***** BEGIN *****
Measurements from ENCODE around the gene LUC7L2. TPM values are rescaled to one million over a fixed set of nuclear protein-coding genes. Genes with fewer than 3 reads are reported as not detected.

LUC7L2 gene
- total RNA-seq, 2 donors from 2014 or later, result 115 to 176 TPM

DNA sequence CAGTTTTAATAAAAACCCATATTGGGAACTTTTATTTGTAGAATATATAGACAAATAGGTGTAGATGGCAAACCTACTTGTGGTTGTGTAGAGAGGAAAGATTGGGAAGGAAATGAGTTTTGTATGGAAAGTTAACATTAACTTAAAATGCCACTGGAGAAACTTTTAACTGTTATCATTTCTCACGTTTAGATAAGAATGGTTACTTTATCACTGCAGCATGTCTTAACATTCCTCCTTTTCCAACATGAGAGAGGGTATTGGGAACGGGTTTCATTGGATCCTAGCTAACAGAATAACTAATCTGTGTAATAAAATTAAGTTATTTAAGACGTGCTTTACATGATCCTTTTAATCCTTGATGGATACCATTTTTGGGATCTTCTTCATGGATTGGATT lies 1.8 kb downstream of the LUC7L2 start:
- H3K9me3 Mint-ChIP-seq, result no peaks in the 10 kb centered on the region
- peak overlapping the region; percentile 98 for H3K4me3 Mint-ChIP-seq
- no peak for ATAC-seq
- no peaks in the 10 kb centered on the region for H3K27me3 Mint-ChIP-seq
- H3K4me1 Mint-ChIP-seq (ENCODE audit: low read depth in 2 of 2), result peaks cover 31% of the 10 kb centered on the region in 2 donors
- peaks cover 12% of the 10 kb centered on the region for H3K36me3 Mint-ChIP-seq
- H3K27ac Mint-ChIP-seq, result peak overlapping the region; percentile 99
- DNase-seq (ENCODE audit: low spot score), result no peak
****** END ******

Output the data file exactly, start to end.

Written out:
Measurements from ENCODE around the gene LUC7L2. TPM values are rescaled to one million over a fixed set of nuclear protein-coding genes. Genes with fewer than 3 reads are reported as not detected.

LUC7L2 gene
- total RNA-seq, 2 donors from 2014 or later, result 115 to 176 TPM

DNA sequence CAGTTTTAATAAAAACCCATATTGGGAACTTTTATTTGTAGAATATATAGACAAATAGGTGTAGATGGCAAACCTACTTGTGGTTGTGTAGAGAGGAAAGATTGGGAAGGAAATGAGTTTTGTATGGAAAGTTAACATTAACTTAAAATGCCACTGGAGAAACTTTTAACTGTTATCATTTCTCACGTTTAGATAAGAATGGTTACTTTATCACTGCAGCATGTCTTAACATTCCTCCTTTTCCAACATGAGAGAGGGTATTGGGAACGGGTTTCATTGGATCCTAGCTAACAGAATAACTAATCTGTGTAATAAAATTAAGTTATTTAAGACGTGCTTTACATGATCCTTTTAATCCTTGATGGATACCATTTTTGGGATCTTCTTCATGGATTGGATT lies 1.8 kb downstream of the LUC7L2 start:
- H3K9me3 Mint-ChIP-seq, result no peaks in the 10 kb centered on the region
- peak overlapping the region; percentile 98 for H3K4me3 Mint-ChIP-seq
- no peak for ATAC-seq
- no peaks in the 10 kb centered on the region for H3K27me3 Mint-ChIP-seq
- H3K4me1 Mint-ChIP-seq (ENCODE audit: low read depth in 2 of 2), result peaks cover 31% of the 10 kb centered on the region in 2 donors
- peaks cover 12% of the 10 kb centered on the region for H3K36me3 Mint-ChIP-seq
- H3K27ac Mint-ChIP-seq, result peak overlapping the region; percentile 99
- DNase-seq (ENCODE audit: low spot score), result no peak